Twin brothers in their late forties, Ozzie and Boris Moss, had always been rivals who had followed different careers. Boris had joined the local police force in Oxfordshire and over the years had been promoted to Detective Inspector. Ozzie, on the other hand, had become a dodgy second hand car dealer in Bedfordshire, with various different sidelines about which his brother had his suspicions. However as Ozzie was not on his patch Boris had never bothered investigating him, until recently when he suspected Ozzie was also possibly dealing in drugs.
Ozzie lived modestly, as would befit a second hand car dealer, but had a second identity under which he had become a property tycoon, saving his ill-gotten gains in an off shore account until he had amassed enough to leave the country and start his retirement at fifty. That was the plan. When his brother Boris confronted him about his dodgy deals, Ozzie laughed and fobbed Boris off with various reasons as to how he could afford to be driving a flashy car. However, he realised that Boris would start investigating him so decided he had to get him out of the way.
Meanwhile Boris’s wife was invited to a hen night. Her car wouldn’t start, so Boris lent her his car for the evening so she could go out with her friends while he stayed home watching the Olympics. She drove to Milton Keynes where she parked her husband’s car outside her friend’s house on an estate before walking in with her to join their friends at Xscape where they were going to spend the evening.
As it happened Ozzie was out that night, also in Milton Keynes, delivering a car to a punter, when he spotted his twin brother’s car parked up. He had his chance. Before delivering the car he stopped a short distance away and walked back to his brother’s car with the handy took kit kept in the car. It didn’t take long for him to loosen the wheel nuts on one wheel on Boris’s car, before he carried on to the punter’s house. After a few minutes his mechanic arrived to give him a lift back to Bedfordshire.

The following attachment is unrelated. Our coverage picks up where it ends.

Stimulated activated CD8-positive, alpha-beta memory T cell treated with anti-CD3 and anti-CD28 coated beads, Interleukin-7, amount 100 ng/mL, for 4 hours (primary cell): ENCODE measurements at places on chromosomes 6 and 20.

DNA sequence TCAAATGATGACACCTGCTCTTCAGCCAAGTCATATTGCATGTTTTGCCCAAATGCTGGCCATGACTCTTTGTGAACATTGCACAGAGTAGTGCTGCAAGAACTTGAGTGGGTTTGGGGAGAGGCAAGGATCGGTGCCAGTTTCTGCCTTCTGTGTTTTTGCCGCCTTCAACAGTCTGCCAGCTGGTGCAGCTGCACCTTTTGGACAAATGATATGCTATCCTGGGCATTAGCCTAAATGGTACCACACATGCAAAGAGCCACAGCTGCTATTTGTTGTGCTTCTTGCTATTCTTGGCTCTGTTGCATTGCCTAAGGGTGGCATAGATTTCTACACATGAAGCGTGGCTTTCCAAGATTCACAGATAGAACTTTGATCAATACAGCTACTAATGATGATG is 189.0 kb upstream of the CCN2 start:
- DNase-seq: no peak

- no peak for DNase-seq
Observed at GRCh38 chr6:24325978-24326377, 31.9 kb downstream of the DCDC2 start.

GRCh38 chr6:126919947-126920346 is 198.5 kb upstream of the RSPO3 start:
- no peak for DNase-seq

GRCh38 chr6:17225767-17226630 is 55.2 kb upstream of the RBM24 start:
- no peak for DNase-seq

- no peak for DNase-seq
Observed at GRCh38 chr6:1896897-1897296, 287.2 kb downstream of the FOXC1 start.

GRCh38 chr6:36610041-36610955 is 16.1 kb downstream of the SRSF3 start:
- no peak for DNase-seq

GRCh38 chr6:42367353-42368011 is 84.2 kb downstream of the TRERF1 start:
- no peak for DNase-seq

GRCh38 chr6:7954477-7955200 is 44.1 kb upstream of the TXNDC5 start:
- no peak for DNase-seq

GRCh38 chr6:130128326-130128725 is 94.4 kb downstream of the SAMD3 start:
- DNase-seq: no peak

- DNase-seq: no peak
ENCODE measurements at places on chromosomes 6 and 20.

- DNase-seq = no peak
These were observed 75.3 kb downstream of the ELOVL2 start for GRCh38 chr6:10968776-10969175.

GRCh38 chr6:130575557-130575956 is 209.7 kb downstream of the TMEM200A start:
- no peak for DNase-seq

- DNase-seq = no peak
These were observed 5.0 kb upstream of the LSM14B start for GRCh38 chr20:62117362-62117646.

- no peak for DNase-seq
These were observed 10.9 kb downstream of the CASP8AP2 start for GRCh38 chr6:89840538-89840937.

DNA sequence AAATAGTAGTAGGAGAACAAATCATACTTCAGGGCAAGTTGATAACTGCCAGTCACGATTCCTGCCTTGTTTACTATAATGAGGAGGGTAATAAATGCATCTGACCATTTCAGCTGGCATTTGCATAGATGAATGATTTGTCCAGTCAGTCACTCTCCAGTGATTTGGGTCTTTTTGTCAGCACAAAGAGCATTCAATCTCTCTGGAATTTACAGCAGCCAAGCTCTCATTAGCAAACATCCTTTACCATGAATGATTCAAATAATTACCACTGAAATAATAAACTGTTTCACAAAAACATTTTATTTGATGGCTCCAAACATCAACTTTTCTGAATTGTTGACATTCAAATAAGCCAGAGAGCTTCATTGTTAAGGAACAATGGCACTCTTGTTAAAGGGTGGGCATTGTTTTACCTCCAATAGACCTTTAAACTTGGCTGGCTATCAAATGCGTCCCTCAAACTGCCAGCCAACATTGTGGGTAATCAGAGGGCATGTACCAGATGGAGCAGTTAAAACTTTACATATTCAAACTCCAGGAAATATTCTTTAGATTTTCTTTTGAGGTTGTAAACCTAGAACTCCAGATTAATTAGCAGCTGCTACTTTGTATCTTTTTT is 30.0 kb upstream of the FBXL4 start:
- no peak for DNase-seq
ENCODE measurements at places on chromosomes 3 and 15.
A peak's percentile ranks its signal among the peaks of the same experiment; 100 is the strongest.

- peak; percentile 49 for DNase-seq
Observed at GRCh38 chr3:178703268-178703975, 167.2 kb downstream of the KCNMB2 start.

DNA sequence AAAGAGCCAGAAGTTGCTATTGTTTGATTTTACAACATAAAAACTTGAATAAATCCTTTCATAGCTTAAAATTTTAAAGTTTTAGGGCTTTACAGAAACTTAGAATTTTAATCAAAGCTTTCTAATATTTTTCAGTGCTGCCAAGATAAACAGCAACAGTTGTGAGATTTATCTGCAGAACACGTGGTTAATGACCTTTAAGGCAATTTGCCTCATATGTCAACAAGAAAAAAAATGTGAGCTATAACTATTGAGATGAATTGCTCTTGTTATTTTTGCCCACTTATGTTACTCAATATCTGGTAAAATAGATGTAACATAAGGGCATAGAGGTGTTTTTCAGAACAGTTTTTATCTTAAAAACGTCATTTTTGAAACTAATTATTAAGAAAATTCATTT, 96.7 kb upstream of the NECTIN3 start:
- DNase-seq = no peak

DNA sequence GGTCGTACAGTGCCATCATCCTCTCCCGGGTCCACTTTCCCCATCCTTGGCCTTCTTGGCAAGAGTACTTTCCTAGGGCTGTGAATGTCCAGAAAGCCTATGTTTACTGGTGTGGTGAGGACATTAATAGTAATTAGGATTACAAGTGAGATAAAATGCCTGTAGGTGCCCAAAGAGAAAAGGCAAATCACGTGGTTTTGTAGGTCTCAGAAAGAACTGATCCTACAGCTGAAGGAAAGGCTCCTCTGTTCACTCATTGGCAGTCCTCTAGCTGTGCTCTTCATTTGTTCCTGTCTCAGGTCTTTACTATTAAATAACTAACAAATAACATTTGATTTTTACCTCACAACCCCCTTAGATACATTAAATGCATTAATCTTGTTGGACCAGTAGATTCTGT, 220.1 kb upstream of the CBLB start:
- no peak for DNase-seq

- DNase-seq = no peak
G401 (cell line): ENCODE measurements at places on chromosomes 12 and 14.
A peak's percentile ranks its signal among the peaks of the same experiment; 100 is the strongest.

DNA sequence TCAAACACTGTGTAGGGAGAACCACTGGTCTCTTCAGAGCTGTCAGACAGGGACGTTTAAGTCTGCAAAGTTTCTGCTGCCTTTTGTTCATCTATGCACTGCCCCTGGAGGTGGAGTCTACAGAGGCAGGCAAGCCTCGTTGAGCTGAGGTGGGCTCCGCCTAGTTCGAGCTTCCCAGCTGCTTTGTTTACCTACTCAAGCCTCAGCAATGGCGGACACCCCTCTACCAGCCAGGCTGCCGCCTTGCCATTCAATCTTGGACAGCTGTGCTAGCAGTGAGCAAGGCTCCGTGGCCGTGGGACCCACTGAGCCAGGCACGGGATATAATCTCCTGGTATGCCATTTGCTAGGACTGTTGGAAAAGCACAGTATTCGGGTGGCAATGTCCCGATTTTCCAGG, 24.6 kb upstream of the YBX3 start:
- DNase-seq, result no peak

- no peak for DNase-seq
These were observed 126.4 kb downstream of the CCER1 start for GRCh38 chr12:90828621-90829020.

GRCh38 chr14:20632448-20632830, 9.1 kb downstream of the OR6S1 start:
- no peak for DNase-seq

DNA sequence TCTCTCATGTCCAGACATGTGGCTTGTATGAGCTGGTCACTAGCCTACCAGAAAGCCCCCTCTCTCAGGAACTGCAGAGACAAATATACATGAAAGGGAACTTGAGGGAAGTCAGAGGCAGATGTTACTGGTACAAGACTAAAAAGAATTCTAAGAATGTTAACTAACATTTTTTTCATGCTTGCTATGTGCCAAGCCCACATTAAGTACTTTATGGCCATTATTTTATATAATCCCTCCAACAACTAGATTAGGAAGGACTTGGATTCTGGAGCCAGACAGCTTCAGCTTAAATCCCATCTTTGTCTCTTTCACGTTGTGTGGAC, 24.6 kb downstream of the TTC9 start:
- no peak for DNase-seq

“What kept you?” he asked.
The mechanic just laughed and said “I got lost on all those ruddy roundabouts. I don’t drive as fast as you anyway.”
After a very pleasant evening out, Boris’s wife spent the night with her friend before driving home to Oxfordshire on the Saturday morning. She was a bit late getting up so was driving faster than she normally would, in order to get her husband’s car back to him before he needed it to go to the village football field, where he helped to train the local lads.
She approached a roundabout a bit faster than she should have done, braked hard and ended up skidding along the road and into the path of an oncoming lorry. She didn’t stand a chance. She died immediately.
Of course, with his wife’s death happening in an area not on Boris’s patch, it was not he who was in charge of investigating her death. The Coroner recorded her death as being accidental, but Boris was not happy with that. He knew his car was in good working order and also that his wife was an experienced driver. He couldn’t understand why the wheel would have come off on impact. He insisted in there being a further investigation, but the detective in charge of the investigation said there was no evidence to suggest that the car had been tampered with.
Boris decided it was up to him to make his own investigations. To do so he took bereavement leave that was suggested by his counsellor.
Creative Writing July homework: Synopsis of the Detective Story